Don’t Go Upstairs!

A Room-by-Room Tour of the House in Horror Movies

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About the Book

Throughout cinematic history, the buildings characters inhabit—whether stately rural mansions or inner-city apartment blocks—have taken on extra dimensions, often featuring as well developed characters themselves. Nowhere is this truer than in the horror film, where familiar spaces—from chaotic kitchens to forgotten attics to overgrown greenhouses—become settings for diabolical acts or supernatural visitations.
Showing readers through a selection of prime movie real estate, this book explores how homes come to life in horror with an analysis of more than sixty films, including interviews and insights from filmmakers and scholars, along with many rare stills. From the gruesome murder in the hallway of The House by the Cemetery (1981) to the malevolent haunting in the nursery of Eel Marsh House in The Woman in Black (2012), no door is left unopened.

About the Author(s)

Cleaver Patterson is an author, journalist, and film critic based in South West London. He has written for numerous periodicals including The Sunday Times Magazine, Rue Morgue, Scream, Starburst and Video Watchdog.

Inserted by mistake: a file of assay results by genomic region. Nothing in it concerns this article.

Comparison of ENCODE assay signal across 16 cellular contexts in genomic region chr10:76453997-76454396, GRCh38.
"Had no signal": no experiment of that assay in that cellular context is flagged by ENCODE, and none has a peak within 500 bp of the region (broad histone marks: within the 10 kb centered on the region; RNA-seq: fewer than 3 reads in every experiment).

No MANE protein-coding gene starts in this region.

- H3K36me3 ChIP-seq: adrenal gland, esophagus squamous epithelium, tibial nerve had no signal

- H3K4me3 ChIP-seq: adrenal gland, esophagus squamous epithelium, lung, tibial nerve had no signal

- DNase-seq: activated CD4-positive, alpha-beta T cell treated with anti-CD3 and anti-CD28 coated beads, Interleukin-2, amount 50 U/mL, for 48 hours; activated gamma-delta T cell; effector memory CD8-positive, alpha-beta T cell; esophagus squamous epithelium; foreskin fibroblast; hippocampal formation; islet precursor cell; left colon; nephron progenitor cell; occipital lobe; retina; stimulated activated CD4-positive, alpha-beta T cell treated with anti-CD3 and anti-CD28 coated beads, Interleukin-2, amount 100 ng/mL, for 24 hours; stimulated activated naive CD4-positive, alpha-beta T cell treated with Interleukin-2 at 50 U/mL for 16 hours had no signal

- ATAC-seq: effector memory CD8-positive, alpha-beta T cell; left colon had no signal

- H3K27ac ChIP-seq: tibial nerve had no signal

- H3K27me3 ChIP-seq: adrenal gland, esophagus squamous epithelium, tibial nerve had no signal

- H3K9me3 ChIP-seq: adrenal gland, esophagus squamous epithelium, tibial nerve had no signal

Bibliographic Details

Cleaver Patterson

Format: softcover (6 x 9)
Pages: 240
Bibliographic Info: 71 photos, notes, bibliography, index
Copyright Date: 2019
pISBN: 978-1-4766-7297-7
eISBN: 978-1-4766-3804-1
Imprint: McFarland

Table of Contents

Acknowledgments ix
Foreword by David McGillivray 1
Introduction 3
1. The Hallway and Landing 9
2. The Living Room 24
3. The Library and Study 39
4. The Dining Room 56
5. The Kitchen 71
6. The Cellar 87
7. The Bedroom 102
8. The Nursery and Schoolroom 118
9. The Bathroom 131
10. The Attic 145
11. The Conservatory and Greenhouse 159
12. The Grounds 174
13. The Spare Room 189
Appendix: Abner Pastoll on the Importance of the House as a Film Character 203
Chapter Notes 215
Bibliography 219
Index 223

Book Reviews & Awards

• “Unique…much appreciated”—Flick Attack

• “An engrossing tour, room-by-room, of the standard house in a horror movie…a must-own for diehard horror fans, and it’s illustrated with some very nice black and white stills”—Starburst Magazine